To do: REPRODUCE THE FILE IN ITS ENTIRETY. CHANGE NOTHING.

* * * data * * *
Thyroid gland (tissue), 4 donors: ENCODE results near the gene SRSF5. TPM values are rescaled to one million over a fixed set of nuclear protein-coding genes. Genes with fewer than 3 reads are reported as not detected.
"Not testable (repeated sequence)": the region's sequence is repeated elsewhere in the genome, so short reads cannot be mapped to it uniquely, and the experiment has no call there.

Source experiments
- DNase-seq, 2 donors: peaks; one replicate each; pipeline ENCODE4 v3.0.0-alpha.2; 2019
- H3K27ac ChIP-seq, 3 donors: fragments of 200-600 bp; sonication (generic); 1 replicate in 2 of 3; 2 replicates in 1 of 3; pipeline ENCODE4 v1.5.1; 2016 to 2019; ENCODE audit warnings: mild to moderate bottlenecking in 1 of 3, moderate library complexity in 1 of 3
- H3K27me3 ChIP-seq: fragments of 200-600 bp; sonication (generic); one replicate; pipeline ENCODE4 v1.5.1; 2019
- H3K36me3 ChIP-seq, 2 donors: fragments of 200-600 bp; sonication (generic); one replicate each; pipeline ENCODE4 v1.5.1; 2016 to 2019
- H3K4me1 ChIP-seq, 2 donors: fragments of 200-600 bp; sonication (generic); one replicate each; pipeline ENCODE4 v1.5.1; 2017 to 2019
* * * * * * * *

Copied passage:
Thyroid gland (tissue), 4 donors: ENCODE results near the gene SRSF5. TPM values are rescaled to one million over a fixed set of nuclear protein-coding genes. Genes with fewer than 3 reads are reported as not detected.
"Not testable (repeated sequence)": the region's sequence is repeated elsewhere in the genome, so short reads cannot be mapped to it uniquely, and the experiment has no call there.

Source experiments
- DNase-seq, 2 donors: peaks; one replicate each; pipeline ENCODE4 v3.0.0-alpha.2; 2019
- H3K27ac ChIP-seq, 3 donors: fragments of 200-600 bp; sonication (generic); 1 replicate in 2 of 3; 2 replicates in 1 of 3; pipeline ENCODE4 v1.5.1; 2016 to 2019; ENCODE audit warnings: mild to moderate bottlenecking in 1 of 3, moderate library complexity in 1 of 3
- H3K27me3 ChIP-seq: fragments of 200-600 bp; sonication (generic); one replicate; pipeline ENCODE4 v1.5.1; 2019
- H3K36me3 ChIP-seq, 2 donors: fragments of 200-600 bp; sonication (generic); one replicate each; pipeline ENCODE4 v1.5.1; 2016 to 2019
- H3K4me1 ChIP-seq, 2 donors: fragments of 200-600 bp; sonication (generic); one replicate each; pipeline ENCODE4 v1.5.1; 2017 to 2019